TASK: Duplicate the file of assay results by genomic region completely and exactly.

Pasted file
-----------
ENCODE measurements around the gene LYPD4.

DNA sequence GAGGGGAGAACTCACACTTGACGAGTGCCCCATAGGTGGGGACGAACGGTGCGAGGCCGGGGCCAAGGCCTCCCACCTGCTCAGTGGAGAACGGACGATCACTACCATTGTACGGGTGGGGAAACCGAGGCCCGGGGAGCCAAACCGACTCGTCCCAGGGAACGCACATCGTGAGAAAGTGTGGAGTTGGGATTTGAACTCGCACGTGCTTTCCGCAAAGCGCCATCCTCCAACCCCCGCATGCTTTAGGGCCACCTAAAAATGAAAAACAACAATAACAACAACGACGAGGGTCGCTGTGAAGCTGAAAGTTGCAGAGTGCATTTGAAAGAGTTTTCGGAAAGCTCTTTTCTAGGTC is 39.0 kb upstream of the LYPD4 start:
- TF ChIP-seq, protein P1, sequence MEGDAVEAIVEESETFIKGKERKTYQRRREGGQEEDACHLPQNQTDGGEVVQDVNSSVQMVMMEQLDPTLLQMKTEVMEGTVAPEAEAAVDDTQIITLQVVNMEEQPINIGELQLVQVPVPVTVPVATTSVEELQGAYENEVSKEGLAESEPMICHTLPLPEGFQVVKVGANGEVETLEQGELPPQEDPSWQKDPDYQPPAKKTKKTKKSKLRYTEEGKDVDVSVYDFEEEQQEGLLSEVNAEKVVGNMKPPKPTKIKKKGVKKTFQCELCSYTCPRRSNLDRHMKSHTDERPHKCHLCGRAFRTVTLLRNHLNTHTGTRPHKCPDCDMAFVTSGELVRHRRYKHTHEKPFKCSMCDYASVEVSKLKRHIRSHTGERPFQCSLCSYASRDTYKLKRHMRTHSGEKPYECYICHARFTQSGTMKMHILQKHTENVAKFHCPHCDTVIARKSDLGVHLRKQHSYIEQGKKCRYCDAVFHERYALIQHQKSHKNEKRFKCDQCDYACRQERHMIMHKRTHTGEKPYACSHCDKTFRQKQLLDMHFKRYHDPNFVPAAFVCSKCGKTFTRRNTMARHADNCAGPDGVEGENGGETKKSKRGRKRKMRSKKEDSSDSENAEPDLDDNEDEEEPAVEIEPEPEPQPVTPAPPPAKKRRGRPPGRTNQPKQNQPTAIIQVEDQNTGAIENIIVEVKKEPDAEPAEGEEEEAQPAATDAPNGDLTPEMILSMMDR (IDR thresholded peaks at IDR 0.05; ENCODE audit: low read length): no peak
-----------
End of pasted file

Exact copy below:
ENCODE measurements around the gene LYPD4.

DNA sequence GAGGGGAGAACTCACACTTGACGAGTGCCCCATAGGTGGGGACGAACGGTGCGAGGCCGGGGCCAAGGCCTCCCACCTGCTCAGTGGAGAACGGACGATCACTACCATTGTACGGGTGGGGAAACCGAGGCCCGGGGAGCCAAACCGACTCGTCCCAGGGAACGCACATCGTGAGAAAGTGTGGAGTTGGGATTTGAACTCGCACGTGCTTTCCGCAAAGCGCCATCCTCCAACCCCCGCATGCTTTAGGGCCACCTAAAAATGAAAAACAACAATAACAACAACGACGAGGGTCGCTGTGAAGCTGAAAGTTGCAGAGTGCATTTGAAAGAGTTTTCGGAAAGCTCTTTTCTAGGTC is 39.0 kb upstream of the LYPD4 start:
- TF ChIP-seq, protein P1, sequence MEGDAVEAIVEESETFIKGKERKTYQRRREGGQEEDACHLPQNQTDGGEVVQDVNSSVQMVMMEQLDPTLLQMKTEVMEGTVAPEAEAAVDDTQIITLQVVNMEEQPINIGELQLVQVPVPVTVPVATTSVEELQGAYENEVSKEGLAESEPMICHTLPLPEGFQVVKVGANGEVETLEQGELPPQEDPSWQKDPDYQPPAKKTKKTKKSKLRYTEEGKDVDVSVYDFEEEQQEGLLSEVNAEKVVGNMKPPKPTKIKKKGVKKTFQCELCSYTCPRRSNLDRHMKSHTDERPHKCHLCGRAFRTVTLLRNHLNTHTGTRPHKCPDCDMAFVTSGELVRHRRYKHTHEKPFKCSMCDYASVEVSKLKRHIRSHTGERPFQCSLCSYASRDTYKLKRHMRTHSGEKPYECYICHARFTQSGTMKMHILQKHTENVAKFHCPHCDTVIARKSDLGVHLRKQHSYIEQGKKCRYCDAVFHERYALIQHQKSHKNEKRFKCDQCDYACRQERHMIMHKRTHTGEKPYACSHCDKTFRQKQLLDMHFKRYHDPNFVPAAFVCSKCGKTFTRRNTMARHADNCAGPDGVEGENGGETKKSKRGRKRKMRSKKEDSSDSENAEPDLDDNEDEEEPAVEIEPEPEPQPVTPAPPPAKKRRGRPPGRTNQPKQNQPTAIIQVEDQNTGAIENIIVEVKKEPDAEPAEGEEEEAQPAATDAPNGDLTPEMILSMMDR (IDR thresholded peaks at IDR 0.05; ENCODE audit: low read length): no peak